I’ve had a very similar trajectory, except I’m a straight woman and all of my casual sex has been with men. Most of it took place in my 20′s. I haven’t done it in a long time for various reasons, but now that I’m 45, I’ve recently found myself thinking that maybe I want to experience that again.

    Anyway, I frankly can’t think of one terrible story. I was never abused, never found myself in a dangerous situation. And I picked up men in bars. I have some incredibly hot memories, some sweet, and some, eh. But nothing terrible. I did it because it was fun. I loved it. I loved I think, the power of it. And the fucking. I even had orgasms during most encounters and some people will tell you that women generally don’t. In later years, I had great love affairs, and marriage too. I didn’t have to give anything up. I wasn’t “punished”. And the only regrets I have ever had are the men I wanted to sleep with but didn’t for one reason or the other. It’s so true that old saying that you will regret most the things you did not do.

    So those people are all FOS in my opinion.

  17. 17
    Jennifer Corner

    For my part, may I say how intensely jealous I am that you had an opportunity to experience such things and took it. I married at a young age and never knew what I was missing until after I divorced. Then I had a year of glorious exploration during which I learned a lot about myself before I met the man I’ve been with for the past four years. In my 30s now, and still learning from him and with him, but I do have a lingering wish that I had begun that kind of learning and exploration in my early twenties. I often compare casual sex to sampling foods from around the world: How else do you know what you like if you only have the same “genre” every day?Thank you for sharing the truth of your experience.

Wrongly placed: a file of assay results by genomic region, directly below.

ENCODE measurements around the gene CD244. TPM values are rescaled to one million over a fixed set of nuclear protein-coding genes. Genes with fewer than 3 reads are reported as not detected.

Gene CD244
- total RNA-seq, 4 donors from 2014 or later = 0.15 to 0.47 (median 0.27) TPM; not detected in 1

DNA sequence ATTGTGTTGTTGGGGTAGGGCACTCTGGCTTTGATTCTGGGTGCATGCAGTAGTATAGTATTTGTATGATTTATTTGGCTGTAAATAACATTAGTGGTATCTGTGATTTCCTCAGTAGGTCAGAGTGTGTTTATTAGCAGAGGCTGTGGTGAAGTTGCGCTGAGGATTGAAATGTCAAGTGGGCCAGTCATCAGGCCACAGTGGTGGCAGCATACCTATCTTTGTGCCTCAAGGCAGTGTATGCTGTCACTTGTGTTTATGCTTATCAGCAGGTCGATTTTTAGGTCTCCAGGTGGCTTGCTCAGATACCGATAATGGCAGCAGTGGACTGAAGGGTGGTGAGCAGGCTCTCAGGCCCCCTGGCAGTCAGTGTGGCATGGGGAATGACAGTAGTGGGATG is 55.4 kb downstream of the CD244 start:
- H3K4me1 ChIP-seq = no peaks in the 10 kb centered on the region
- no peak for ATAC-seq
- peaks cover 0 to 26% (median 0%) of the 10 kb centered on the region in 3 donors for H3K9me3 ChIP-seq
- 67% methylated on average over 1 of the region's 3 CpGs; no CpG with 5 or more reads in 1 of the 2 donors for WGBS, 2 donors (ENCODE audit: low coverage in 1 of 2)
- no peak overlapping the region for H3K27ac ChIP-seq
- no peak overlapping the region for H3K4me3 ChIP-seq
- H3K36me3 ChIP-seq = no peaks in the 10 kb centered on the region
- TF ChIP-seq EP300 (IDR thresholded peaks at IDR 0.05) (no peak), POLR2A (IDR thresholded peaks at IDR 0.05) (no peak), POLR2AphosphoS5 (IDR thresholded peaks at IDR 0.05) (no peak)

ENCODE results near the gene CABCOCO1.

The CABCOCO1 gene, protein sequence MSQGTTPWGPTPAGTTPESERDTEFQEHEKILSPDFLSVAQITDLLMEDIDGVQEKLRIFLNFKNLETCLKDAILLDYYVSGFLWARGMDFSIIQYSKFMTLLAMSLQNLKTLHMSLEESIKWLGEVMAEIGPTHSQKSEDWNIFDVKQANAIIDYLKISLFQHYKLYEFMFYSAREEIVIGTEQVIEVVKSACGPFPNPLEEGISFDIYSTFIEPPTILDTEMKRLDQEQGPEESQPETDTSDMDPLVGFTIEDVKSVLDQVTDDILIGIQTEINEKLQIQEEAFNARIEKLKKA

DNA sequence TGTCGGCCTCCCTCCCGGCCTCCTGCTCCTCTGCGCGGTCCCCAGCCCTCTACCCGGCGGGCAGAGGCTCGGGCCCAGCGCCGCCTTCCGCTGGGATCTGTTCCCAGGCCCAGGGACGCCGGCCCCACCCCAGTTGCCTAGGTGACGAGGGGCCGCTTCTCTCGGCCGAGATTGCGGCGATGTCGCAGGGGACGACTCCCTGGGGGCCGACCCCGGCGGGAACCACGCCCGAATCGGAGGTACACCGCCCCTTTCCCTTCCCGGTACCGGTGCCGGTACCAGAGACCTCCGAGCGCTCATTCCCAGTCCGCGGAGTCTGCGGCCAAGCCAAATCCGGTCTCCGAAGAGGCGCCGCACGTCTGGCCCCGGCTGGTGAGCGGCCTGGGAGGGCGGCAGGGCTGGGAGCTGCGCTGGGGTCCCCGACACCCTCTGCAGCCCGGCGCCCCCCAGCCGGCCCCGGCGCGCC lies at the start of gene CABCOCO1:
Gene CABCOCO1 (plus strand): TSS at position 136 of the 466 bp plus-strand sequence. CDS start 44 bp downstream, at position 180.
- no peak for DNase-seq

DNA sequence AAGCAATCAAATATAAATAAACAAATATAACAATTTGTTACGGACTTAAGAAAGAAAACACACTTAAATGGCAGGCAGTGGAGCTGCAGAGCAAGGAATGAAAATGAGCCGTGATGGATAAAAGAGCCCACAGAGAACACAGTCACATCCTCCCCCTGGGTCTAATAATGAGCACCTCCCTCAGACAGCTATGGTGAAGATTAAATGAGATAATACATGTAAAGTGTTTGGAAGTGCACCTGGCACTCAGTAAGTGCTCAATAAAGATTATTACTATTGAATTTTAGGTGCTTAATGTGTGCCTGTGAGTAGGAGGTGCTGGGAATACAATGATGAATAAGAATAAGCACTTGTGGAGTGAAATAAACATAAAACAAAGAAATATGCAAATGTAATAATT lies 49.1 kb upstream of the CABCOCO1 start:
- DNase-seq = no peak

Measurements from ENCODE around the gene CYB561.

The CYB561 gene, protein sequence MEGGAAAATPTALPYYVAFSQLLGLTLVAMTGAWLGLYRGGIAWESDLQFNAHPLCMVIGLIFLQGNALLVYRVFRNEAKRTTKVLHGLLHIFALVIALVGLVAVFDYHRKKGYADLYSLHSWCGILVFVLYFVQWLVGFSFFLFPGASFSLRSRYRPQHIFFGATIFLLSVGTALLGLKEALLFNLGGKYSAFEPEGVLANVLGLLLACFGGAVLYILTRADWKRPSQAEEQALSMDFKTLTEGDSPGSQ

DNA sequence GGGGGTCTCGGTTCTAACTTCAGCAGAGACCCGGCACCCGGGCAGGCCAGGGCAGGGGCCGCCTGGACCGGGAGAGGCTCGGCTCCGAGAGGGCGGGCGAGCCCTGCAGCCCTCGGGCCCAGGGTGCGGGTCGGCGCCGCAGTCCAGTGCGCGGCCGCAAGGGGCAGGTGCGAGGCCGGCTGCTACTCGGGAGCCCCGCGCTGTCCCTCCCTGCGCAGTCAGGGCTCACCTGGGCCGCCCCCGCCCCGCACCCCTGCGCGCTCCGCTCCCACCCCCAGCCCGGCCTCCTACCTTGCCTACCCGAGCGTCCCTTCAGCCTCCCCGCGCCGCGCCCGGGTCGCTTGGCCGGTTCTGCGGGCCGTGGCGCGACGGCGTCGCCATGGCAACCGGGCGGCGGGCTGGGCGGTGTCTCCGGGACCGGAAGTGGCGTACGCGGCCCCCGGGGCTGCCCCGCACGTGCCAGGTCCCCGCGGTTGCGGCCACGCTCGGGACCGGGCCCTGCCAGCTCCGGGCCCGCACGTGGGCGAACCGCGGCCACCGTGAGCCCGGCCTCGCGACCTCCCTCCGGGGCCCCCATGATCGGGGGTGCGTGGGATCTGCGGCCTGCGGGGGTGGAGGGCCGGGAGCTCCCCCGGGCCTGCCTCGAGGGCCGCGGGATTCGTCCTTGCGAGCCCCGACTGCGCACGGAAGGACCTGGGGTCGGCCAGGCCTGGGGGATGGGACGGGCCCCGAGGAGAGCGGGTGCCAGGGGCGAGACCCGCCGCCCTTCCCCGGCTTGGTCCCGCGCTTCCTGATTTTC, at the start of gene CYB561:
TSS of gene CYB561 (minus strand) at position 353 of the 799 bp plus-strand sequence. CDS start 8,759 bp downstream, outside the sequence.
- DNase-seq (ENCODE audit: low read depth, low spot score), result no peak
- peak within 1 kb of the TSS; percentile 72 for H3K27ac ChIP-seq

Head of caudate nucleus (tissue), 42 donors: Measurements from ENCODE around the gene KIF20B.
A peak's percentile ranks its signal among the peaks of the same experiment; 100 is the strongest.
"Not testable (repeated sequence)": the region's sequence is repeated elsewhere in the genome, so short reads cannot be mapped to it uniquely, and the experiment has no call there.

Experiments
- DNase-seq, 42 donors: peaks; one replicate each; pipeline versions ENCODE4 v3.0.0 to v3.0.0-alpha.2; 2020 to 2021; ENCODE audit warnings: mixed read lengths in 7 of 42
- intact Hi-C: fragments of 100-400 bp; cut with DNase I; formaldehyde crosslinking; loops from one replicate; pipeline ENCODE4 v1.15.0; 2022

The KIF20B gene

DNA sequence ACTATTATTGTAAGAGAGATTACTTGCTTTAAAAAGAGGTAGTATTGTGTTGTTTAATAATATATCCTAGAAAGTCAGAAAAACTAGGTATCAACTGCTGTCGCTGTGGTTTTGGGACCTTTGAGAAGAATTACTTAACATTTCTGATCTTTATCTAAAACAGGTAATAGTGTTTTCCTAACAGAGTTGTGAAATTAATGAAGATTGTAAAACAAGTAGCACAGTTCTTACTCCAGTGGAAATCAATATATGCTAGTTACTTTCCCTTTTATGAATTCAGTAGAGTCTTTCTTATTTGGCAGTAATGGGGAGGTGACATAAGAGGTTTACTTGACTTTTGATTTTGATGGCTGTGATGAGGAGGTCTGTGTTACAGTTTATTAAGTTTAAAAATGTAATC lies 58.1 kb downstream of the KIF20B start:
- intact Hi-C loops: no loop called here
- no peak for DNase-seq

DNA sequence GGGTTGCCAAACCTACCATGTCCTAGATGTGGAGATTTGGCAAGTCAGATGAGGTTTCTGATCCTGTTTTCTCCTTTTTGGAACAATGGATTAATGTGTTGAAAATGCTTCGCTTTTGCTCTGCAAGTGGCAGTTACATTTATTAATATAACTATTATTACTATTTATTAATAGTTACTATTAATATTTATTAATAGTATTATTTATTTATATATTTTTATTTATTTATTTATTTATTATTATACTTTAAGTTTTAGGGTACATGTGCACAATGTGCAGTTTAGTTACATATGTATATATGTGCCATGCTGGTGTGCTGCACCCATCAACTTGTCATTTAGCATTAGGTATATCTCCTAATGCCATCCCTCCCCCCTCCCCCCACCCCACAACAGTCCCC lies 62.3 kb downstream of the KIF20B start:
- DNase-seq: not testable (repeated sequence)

18. 18
    Rieux

    Apropos of the first graphic in the post, I really hope none of the casual sex you mention having was with Victoria Jackson. She’s a total whackjob.

  19. 19
    Travis

    Thanks for this post Greta. I think it is a topic that is important for all sorts of interconnected reasons dealing with how people view sex. I am glad most of the comments here have been positive and some of the misconceptions that have cropped up have been dealt with.

    The one that always irks me when discussing topics like this is when people seem to think that their own likes, or perferences should apply to everyone else. I am somewhat active in the local fetish and kink community and you see similar statements quite often when people seem to think their particular kinks are oh so understandable and good, but other people are just weird. “How could anyone like that? It is so wrong” rather than “That is just not for me, but have fun”

  20. 20
    CailinBan

    Thanks for this article Greta. I’m recently single after over 20 years with my husband, during which the sex ranged from lousy to non-existent. In the months I have been single I have had tons of casual sex, and it has made me feel so sexy and sexual (both of which were totally missing) and powerful and beautiful and attractive and just plain wonderful!

    I don’t know if it’s my age (late 40s) or the freedom that comes from anonymity, or something else, or a combination – but the sex is now mind-blowing. I’m so in tune with my body, and so confident about what I want. I would like to meet somebody else in time, but I wouldn’t have missed these experiences for the world.